Tacoma is a science fiction drama of survival experienced as a video game. Playing as a contractor named Amy who is recovering the artificial intelligence (AI) from a space station in 2088, you encounter the specters of its vanished crew through fuzzy recordings of their colorful silhouettes. Some of these voyeuristic scenes, retrieved from a fragmented augmented reality technology on the station, are from months ago, others are just hours, and each adds to a heightened sense of dread about their fate.
The recently released game was created by Fullbright, the studio behind the popular 2013 Gone Home. Where Gone Home had players navigating an empty house in the Pacific Northwest, piecing together the narrative of its absent family, Tacoma is set in a more isolated home. You can dig through the crew members’ belongings in their air-locked rooms and messy gym lockers, read their private messages, and eavesdrop on their interactions with the AI, called ODIN. There are key codes to find and doors to unlock that can add to your understanding of how the six-member crew dealt with the station’s sudden lack of oxygen.
Or, you can simply stand there and wait for your AI data to download, then go back to your waiting ship. How much you want to witness in Tacoma is entirely up to the player, as it unfolds more like a work of theater than a game. Indeed, co-creator Steve Gaynor told Rolling Stone that the developers were inspired by Sleep No More, the long-running immersive theater piece based on Macbeth staged in New York and now Shanghai. As in Sleep No More, character arcs can be observed in loops as you activate and rewind the recordings, following individuals as they break off from the group. There’s even a sly nod to one of Sleep No More‘s haunting musical moments, with a character strumming a lonely version of the Peggy Lee hit “Is That All There Is?” on a guitar.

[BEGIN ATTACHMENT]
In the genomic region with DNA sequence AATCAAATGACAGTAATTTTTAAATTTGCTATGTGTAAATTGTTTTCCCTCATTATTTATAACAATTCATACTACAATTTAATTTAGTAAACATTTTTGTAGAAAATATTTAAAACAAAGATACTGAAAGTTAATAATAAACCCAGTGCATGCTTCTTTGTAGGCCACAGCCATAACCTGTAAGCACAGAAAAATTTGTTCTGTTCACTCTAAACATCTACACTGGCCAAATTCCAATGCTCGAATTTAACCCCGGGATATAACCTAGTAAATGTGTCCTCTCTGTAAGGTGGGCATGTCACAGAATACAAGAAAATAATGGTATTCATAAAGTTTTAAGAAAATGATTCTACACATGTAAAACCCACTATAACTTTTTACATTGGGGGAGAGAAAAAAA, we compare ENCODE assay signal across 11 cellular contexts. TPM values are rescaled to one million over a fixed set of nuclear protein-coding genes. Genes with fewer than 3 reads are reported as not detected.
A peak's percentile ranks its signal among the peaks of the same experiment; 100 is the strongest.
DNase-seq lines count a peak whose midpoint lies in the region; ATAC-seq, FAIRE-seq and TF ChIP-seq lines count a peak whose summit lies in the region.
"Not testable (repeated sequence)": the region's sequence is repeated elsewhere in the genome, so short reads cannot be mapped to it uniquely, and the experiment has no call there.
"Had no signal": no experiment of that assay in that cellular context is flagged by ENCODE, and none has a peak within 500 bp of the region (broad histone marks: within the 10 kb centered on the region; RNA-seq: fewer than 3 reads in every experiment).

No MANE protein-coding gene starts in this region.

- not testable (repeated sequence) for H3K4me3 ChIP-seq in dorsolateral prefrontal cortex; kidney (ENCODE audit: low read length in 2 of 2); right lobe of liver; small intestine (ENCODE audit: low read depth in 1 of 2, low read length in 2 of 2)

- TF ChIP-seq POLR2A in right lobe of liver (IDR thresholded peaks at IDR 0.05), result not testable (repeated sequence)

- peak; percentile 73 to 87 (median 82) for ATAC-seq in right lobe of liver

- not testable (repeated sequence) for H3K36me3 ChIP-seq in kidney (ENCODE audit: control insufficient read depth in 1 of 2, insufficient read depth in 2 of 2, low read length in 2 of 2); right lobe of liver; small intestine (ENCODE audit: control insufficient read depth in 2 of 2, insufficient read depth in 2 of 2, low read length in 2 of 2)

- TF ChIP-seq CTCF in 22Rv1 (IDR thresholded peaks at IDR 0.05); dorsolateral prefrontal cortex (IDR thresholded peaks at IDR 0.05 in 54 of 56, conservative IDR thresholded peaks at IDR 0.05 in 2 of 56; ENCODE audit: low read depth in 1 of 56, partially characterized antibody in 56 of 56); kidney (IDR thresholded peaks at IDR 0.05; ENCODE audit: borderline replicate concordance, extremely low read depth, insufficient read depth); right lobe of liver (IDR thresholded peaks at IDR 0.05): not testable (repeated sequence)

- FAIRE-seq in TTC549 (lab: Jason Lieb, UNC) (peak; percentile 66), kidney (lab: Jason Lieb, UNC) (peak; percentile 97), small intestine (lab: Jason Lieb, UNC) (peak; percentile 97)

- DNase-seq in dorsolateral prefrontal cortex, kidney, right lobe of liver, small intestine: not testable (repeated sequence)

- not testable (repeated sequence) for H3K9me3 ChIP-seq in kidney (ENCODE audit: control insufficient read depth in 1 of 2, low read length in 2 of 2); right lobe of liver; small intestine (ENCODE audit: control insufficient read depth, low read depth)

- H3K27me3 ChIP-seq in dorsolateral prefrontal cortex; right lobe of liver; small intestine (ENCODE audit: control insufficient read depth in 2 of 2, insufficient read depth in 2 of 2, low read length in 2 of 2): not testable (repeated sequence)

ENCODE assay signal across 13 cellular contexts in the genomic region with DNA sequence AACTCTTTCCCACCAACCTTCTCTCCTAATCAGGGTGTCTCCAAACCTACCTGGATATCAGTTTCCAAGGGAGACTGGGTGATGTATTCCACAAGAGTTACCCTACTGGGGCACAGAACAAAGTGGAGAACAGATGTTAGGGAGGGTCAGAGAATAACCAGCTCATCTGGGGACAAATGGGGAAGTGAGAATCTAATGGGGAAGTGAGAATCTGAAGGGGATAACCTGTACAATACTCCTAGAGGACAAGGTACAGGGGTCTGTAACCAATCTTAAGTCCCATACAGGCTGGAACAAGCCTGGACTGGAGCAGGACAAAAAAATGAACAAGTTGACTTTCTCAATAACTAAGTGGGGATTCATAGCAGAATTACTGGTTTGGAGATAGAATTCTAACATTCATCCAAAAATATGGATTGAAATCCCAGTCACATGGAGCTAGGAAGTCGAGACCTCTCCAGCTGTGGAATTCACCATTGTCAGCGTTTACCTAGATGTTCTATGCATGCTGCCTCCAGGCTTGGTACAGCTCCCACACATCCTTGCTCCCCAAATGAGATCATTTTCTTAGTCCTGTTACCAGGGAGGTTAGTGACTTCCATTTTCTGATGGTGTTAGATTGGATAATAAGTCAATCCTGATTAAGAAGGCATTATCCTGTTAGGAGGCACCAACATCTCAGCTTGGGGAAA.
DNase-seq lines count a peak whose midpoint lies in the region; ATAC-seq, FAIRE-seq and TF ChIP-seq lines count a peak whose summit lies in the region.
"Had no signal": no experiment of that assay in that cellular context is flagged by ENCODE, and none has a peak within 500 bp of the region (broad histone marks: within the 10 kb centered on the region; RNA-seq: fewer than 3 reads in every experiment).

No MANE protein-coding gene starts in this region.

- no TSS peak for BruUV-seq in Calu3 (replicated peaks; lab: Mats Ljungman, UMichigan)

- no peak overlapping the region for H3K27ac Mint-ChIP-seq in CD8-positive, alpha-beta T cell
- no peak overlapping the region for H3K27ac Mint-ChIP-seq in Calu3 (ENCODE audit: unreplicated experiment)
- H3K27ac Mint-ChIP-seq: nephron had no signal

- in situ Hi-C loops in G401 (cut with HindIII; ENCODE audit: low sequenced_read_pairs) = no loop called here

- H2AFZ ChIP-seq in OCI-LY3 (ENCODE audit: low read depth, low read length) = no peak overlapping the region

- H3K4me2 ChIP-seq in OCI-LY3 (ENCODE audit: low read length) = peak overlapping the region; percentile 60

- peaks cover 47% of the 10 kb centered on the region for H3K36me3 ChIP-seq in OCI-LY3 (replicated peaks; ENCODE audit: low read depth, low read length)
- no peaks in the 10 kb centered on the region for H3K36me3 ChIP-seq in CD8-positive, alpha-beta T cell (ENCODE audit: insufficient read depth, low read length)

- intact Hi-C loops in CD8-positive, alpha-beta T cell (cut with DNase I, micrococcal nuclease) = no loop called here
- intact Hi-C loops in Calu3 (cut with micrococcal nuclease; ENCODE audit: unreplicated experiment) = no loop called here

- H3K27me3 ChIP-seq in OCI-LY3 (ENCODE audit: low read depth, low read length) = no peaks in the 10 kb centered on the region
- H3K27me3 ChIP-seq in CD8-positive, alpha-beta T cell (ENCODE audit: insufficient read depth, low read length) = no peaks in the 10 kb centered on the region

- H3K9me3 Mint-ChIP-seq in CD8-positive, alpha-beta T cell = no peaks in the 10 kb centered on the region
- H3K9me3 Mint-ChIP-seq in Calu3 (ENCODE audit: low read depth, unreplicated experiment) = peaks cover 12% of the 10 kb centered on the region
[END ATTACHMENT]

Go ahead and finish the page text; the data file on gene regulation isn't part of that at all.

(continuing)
Yet Tacoma falls short in a real emotional connection with these stranded characters, especially as its deus ex machina ending (helped by the god-like AI) resolves everything a bit too neatly. Perhaps I prefer my sci-fi more dystopian than utopian, but I was hoping that some of the darker threads would have more complex endings, such as a doctor’s decision to not tell a coworker about her grim chances of surviving cryogenics. There are ominous footnotes of gene screening for children, the corporate control of this station’s staff, and the automation of work, and they remain only an undercurrent to the plot. It also could have been interesting to give your character a decision at the end on the future of the AI, using the information gathered in the story to consider what that choice means for humanity.
Nevertheless, it’s a worthwhile game for pushing the narrative potential for digital storytelling, much as Fullbright previously did with Gone Home. Floating somewhere between interactive fiction and walking simulation, Tacoma asks for a few hours of your time to engage with its slow pace, unraveling how this space station came to be populated with digital ghosts.
Tacoma is out now for PC, Mac, Linux, and Xbox One.